Are the hands and arms in this untitled David Hammons work life-size, as they are in his body prints? They’re pretty close, yeah. They might be a bit bigger.

So you can draw a direct line between this untitled David Hammons work and his series of body prints? That’s what’s exciting about this piece. Collage is part of it, and the painting is a very direct, simple representation of the body and disappearing shackles.

Could you discuss how David Hammons chose to portray and compose the hands and shackles in this untitled work? The hands are direct and outlined in black. They’re the only part that got a heavy outline. There’s no outline for the shackles. They kind of disappear. The heavy black outline is what makes a statement. It has a bold quality to it.

Could you also talk about the colors David Hammons chose? The brown of the arms seems to blend in with the frame… [Laughs] We included the frame because it set off the work really nicely. It’s hard to talk about the colors without having another work to compare it to. In the body prints, there are very few colors. He’s trying to be very direct. Not until the 70s does he use more colors and become more painterly. It’s all about the image, I think.

What is this untitled David Hammons piece like in person? Are there aspects of it that don’t show up on camera? I do think in person the collage is more apparent. It’s made of see-through pieces of paper, almost tissue paper, and the paper is glued down. The tactile quality of the paper and how it’s made is more apparent in person.

Is the effect of the disappearing shackles more obvious in person? It still is kind of subtle in person. It takes a moment to make out where the links of the chain are. You can make out the shapes because the shapes are there in the paper. If it was on flat white paper, the shapes may have been raised. Here, he’s able to suggest shapes, though there’s no outline.

What condition is the untitled David Hammons piece in? It’s in very good condition. There appears to be no significant defects or damage. It’s had one owner and it’s held up very well. It looks good.

David Hammons is notoriously private. How has that affected the secondary market for his work? He has not followed the traditional path of being associated with one gallery or dealer. He has worked with galleries to mount exhibits, but he has no direct representation. He’s charted his own course. He has a mystique about being an outlier, an independent person, a mystery. He’s had a fascinating career, doing it his way, and now his work is among the most sought-after contemporary works today.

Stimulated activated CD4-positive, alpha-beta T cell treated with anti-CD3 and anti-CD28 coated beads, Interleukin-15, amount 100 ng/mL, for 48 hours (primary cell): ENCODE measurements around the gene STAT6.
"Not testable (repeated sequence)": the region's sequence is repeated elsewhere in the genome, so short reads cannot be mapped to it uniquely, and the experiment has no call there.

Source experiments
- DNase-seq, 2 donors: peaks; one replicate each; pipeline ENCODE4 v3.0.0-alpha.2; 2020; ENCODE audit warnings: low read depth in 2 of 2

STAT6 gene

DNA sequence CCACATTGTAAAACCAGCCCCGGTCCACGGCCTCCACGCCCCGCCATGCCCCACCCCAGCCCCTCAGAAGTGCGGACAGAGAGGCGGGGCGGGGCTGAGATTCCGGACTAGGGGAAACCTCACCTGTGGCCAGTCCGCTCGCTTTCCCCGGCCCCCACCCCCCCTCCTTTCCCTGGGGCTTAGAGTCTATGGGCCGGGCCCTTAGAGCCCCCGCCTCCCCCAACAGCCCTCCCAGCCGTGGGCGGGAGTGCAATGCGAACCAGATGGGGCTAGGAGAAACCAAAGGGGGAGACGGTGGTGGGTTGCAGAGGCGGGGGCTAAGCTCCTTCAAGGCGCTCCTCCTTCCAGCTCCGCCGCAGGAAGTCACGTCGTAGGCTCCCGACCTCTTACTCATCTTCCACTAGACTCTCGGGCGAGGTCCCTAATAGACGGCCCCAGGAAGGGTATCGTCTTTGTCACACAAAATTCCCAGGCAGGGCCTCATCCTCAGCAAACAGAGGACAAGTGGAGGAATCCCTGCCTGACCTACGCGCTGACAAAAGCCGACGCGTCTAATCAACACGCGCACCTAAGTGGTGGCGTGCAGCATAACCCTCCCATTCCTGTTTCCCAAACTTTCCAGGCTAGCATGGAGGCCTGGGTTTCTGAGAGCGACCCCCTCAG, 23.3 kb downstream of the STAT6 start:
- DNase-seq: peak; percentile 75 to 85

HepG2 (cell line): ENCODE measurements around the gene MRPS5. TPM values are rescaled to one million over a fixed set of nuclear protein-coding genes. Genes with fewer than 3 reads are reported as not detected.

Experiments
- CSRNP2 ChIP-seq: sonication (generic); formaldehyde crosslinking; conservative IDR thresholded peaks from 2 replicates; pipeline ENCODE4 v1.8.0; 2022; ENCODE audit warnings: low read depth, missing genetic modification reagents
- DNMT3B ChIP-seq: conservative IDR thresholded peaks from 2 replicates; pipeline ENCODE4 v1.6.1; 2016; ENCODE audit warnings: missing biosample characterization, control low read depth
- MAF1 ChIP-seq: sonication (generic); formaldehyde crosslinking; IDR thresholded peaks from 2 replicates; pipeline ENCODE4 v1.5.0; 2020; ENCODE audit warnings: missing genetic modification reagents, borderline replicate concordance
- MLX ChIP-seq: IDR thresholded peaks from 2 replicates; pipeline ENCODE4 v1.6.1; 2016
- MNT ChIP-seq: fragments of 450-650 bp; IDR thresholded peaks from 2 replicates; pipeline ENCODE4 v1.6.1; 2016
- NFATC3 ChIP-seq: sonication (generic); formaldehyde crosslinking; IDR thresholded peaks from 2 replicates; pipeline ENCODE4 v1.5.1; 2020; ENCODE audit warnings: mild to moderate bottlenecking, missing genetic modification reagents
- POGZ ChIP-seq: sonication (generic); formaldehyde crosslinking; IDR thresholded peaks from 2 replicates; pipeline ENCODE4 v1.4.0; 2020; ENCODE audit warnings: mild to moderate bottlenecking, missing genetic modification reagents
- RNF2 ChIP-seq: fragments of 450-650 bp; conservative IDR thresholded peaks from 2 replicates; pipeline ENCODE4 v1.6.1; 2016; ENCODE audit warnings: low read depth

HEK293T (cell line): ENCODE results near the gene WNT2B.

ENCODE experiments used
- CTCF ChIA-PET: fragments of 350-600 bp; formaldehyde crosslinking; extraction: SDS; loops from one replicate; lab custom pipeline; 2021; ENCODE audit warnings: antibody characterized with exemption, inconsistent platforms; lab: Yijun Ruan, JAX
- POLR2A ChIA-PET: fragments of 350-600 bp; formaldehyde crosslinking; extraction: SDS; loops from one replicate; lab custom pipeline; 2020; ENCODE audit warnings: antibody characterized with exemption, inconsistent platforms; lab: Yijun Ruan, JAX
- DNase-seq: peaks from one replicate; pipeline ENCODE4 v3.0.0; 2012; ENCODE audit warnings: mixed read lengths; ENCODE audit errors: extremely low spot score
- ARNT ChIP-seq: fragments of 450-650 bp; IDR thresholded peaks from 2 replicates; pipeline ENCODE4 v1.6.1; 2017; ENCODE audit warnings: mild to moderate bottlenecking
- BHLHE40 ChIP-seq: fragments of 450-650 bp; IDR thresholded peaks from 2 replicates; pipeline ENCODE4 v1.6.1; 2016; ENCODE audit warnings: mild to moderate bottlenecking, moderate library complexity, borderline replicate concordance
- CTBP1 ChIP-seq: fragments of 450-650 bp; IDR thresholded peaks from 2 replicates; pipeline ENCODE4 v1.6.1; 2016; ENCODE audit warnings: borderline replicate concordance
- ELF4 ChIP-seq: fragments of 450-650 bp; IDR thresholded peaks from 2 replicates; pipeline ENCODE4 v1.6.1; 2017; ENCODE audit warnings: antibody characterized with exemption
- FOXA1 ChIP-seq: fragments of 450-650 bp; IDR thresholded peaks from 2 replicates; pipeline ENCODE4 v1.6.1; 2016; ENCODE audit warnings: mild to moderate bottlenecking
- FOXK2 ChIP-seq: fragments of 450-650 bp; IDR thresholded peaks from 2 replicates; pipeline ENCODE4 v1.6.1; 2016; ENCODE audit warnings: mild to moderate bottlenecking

What’s the world auction record for a piece by David Hammons? The current sales record was set at Phillips in November 2013 by an untitled piece, a basketball backboard chandelier from 2000. It sold for $8.5 million.

How might this early David Hammons untitled piece do? His works sell for millions of dollars on the primary market today. If something like that [his world auction record] came back to the market today, it would be [sell for] considerably higher. We’ve had body prints of his. Typically, they sell for six figures or up to a million for complex or large ones. This is such an early work and a different work, not a body print. It’s something else. That’s where my estimate is.

What’s the world auction record for a David Hammons body print? Was it set at Swann? No, it was another auction house. It was an untitled mixed media collage from 1975 that sold at Sotheby’s in November 2017 for $1.6 million.

So the world auction record David Hammons piece is untitled, and the record for a David Hammons body print is untitled, and this piece is untitled, too. Does David Hammons usually decline to title his works? Rarely is there a title. Most body prints are untitled, and I think with early works, there are few if any titles.

Why will this untitled David Hammons piece stick in your memory? Because it’s a really strong image by David Hammons. It’s unusual, it’s strong, and it’s an early work that gives us a window into the development of a young artist who would go on to do incredible work. It’s very interesting, very exciting.

How to bid: The 1965 untitled David Hammons piece is lot 69 in the African-American Fine Art sale scheduled for June 4, 2020 at Swann Galleries. (The original auction date was postponed due to the Covid-19 pandemic.)

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Nigel Freeman spoke to The Hot Bid previously about an Irene V. Clark painting from the Johnson Publishing Company collectionan Elizabeth Catlett sculpture that went on to set a new world auction record for the artist; an Emma Amos mixed-media work that ultimately sold for an auction record for the artist;  a set of Emperor Jones prints by Harlem Renaissance artist Aaron Douglasa story quilt that Oprah Winfrey commissioned Faith Ringgold to make about Dr. Maya Angelouan Elizabeth Catlett painting, and a Sargent Johnson copper mask

Image is courtesy of Swann Auction Galleries.